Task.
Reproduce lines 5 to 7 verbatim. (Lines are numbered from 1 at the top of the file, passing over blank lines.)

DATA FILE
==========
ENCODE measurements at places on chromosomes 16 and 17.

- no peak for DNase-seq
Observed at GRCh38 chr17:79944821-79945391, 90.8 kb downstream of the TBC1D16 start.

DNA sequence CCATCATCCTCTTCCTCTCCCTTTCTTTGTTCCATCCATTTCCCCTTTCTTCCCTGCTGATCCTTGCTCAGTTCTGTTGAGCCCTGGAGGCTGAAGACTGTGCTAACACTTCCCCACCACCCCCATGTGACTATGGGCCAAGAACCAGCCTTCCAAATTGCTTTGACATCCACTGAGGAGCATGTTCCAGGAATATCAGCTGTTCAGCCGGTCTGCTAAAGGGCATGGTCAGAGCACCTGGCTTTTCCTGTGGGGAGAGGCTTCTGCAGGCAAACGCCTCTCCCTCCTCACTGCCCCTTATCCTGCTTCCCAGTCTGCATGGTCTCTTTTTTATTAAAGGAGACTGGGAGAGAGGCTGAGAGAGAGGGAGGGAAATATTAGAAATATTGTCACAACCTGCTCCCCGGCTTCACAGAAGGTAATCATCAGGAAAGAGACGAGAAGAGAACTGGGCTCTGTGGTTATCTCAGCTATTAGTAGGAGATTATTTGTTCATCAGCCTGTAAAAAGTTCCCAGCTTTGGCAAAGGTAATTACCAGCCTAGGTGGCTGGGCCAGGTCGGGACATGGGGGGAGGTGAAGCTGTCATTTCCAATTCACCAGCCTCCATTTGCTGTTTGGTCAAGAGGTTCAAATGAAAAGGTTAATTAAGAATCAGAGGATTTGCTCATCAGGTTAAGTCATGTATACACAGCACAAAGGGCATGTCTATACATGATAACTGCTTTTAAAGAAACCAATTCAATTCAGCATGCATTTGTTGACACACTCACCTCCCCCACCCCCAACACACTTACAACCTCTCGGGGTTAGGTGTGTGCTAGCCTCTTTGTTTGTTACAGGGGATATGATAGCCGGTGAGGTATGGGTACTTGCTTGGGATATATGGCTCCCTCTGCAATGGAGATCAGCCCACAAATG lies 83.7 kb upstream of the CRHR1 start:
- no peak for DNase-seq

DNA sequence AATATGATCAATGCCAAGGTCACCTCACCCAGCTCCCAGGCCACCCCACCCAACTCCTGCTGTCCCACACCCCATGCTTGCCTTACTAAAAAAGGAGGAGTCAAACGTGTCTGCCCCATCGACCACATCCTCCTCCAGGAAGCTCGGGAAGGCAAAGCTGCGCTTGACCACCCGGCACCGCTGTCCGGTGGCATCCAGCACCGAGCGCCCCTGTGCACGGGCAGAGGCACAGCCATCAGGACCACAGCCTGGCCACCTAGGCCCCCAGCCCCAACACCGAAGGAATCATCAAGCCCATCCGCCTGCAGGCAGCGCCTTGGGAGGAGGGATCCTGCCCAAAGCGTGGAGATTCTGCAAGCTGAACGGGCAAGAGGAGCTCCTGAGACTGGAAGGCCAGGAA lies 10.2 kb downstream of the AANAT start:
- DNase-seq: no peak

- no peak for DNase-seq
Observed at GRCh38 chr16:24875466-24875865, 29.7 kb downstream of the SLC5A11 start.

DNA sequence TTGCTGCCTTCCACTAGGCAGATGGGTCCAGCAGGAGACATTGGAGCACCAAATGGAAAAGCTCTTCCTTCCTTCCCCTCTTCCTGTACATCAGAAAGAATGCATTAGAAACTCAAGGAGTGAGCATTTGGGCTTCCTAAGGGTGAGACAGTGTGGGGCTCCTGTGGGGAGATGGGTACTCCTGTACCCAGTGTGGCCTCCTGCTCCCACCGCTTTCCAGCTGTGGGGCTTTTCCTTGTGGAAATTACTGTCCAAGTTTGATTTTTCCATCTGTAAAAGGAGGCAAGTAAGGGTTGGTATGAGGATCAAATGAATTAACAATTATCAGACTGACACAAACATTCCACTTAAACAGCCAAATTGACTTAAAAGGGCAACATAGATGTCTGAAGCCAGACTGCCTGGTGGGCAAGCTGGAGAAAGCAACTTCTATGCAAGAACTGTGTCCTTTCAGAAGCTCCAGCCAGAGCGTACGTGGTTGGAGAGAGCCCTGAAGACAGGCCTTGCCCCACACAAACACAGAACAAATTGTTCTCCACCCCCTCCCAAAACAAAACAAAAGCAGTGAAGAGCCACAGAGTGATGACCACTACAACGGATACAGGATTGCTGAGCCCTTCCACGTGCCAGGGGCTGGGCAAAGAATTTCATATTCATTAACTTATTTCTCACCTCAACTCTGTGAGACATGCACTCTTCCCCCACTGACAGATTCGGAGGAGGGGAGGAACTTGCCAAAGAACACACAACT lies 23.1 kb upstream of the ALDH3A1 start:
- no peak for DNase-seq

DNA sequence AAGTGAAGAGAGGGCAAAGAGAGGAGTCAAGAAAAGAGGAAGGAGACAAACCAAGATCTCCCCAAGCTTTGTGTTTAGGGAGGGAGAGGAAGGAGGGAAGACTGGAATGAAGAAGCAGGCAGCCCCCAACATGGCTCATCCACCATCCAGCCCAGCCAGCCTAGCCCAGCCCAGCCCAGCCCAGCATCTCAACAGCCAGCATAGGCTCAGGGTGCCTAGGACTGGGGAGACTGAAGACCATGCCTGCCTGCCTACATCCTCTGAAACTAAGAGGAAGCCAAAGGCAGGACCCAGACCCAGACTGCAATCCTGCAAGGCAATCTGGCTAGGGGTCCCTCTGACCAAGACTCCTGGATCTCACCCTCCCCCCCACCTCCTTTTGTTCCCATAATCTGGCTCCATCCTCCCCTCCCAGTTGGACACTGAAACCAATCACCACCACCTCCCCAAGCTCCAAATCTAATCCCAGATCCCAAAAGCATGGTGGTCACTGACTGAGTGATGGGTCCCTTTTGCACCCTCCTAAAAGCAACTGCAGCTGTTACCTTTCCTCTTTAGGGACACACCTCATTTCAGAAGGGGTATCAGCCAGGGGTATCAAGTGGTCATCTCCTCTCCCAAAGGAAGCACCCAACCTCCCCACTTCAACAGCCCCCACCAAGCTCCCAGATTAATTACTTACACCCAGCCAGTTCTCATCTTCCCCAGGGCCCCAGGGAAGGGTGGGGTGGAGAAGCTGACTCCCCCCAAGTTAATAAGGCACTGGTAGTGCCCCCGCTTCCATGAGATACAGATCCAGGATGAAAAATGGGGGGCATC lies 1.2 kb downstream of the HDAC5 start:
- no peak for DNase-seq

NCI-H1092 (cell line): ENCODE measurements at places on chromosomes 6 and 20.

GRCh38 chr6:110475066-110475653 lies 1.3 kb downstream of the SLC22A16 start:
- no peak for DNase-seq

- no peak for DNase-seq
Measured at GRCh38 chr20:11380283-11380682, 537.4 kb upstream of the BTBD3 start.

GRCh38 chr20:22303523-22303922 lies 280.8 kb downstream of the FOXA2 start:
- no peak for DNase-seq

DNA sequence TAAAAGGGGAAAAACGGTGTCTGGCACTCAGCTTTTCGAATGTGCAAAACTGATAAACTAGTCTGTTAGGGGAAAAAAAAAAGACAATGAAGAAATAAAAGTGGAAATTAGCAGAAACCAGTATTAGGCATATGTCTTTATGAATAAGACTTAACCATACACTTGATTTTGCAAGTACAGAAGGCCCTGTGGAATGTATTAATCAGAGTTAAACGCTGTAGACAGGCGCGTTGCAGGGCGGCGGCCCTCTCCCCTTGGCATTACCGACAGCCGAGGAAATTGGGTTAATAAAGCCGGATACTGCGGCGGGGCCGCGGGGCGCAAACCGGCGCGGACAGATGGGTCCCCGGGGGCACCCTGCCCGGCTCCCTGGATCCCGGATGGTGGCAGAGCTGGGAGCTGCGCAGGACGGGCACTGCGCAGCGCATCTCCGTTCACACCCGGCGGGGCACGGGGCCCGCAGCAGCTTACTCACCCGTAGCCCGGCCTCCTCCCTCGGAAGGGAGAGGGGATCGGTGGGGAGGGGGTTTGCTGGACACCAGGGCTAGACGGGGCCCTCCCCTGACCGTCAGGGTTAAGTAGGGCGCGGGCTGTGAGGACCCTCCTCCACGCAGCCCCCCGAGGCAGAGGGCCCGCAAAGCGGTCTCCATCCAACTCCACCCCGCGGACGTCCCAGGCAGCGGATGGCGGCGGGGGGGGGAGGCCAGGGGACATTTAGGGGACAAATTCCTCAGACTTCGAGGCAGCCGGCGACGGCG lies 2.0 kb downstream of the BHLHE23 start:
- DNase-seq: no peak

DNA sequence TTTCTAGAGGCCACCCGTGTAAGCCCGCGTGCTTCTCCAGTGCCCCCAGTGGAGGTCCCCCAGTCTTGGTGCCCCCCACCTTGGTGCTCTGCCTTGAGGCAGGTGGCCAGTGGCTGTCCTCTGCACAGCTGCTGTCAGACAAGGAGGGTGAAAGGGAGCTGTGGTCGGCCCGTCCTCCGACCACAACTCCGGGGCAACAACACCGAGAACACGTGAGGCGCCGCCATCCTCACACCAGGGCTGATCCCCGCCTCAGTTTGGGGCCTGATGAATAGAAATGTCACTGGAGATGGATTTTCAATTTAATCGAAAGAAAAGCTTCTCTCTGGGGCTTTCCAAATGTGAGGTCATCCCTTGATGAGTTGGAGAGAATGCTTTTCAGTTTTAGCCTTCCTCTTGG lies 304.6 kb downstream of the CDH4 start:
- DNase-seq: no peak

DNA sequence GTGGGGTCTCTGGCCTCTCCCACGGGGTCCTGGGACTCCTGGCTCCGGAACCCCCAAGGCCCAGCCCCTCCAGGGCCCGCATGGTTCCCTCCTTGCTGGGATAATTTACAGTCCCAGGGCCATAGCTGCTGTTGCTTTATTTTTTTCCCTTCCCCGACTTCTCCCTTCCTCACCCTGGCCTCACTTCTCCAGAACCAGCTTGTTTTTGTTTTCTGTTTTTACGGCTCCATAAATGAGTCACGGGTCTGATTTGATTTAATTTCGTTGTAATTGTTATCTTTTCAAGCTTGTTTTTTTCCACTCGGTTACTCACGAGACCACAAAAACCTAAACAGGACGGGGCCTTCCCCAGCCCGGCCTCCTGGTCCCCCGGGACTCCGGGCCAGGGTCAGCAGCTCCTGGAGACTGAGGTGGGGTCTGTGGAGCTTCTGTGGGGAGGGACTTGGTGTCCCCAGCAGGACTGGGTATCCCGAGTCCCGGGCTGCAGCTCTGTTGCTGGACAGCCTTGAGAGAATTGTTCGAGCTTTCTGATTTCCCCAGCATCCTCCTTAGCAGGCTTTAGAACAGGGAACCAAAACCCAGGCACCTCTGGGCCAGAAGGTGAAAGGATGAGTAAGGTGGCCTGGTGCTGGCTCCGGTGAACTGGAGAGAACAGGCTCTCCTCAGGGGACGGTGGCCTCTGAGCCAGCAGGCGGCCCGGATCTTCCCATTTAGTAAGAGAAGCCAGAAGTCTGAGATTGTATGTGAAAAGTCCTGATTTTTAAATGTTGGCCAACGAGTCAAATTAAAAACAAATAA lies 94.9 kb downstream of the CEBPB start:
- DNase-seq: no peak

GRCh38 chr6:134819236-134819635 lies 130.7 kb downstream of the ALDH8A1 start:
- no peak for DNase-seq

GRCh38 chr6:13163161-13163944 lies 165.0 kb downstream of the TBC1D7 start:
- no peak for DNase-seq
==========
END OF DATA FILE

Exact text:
- no peak for DNase-seq

DNA sequence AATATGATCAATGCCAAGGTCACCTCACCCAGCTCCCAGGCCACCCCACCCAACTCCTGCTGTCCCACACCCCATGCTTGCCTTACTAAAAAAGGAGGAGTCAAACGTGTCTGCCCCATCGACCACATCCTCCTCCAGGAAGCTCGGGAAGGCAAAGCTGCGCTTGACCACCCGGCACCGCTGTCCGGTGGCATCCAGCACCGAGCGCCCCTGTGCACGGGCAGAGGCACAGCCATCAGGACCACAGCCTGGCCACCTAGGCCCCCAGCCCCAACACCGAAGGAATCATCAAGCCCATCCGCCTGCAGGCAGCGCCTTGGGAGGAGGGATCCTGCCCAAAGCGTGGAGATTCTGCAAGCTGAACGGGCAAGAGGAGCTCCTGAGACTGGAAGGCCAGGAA lies 10.2 kb downstream of the AANAT start:
- DNase-seq: no peak